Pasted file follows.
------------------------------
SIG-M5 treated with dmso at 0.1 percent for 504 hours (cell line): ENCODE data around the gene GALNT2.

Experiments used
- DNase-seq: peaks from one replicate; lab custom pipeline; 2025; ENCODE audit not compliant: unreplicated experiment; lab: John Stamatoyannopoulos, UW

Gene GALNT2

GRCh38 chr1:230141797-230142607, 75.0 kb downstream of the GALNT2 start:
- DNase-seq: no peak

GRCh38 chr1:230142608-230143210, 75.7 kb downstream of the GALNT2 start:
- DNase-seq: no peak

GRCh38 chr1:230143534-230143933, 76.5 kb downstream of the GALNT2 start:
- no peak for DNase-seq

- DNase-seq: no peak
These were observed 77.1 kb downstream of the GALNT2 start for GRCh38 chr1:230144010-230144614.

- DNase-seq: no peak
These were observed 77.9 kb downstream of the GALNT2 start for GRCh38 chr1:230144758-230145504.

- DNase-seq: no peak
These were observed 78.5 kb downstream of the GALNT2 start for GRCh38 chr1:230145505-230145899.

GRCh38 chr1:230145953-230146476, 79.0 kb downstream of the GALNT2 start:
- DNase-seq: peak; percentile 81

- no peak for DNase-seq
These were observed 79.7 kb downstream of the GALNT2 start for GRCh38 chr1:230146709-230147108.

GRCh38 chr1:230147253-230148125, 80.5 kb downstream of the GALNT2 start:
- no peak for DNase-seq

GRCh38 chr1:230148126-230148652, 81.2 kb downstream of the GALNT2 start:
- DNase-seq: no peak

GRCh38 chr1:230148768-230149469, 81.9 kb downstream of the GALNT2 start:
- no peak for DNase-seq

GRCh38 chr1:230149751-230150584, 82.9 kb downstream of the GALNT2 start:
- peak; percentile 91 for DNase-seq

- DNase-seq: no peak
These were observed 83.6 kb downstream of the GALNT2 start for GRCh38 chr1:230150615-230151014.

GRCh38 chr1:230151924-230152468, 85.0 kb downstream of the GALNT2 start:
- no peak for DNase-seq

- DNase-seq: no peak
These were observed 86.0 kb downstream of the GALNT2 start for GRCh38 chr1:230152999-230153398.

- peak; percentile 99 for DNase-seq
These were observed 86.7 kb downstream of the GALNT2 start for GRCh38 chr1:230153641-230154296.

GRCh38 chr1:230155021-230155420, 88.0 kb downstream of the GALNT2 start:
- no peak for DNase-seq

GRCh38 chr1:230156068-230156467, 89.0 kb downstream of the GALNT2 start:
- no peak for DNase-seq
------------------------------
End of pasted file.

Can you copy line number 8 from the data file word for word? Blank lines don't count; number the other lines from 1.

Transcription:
- DNase-seq: no peak